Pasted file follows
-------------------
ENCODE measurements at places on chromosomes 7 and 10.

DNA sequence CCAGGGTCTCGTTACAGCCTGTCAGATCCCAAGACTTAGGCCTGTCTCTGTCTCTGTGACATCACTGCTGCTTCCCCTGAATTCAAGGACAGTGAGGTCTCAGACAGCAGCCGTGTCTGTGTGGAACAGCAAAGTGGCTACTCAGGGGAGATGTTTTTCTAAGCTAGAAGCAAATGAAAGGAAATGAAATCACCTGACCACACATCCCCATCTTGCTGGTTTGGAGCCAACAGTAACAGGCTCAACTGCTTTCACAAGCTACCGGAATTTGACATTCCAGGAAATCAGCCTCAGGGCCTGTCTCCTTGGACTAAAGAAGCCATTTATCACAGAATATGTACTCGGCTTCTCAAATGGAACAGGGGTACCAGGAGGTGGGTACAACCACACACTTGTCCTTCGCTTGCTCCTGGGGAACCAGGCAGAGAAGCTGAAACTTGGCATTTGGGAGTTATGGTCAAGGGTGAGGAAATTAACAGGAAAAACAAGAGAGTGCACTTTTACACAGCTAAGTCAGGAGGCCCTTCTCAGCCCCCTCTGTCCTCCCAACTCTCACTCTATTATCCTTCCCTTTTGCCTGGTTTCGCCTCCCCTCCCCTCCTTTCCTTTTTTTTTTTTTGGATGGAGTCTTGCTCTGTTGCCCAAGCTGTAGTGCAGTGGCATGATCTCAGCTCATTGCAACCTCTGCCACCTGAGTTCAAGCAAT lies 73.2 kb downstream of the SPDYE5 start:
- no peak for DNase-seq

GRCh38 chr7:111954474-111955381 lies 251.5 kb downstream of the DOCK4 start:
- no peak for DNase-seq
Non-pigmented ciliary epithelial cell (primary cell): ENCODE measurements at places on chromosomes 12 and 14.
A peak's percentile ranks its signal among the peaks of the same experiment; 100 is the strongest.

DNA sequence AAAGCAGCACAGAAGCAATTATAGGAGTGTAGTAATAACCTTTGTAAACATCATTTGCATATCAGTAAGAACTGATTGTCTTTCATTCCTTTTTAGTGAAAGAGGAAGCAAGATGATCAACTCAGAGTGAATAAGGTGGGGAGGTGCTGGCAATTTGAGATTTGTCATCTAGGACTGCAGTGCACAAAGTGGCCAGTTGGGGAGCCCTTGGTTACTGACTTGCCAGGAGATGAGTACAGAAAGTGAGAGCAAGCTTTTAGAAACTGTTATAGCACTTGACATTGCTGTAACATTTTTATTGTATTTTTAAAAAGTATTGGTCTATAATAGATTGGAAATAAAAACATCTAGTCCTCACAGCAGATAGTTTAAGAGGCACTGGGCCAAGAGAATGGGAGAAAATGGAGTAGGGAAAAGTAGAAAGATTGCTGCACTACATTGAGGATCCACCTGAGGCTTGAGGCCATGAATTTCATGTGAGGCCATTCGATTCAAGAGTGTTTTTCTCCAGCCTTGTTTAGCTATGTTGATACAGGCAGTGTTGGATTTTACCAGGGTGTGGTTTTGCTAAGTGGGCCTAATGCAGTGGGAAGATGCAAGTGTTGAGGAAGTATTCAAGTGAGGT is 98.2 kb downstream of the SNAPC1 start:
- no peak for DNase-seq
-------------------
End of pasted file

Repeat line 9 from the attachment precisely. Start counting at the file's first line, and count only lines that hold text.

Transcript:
- no peak for DNase-seq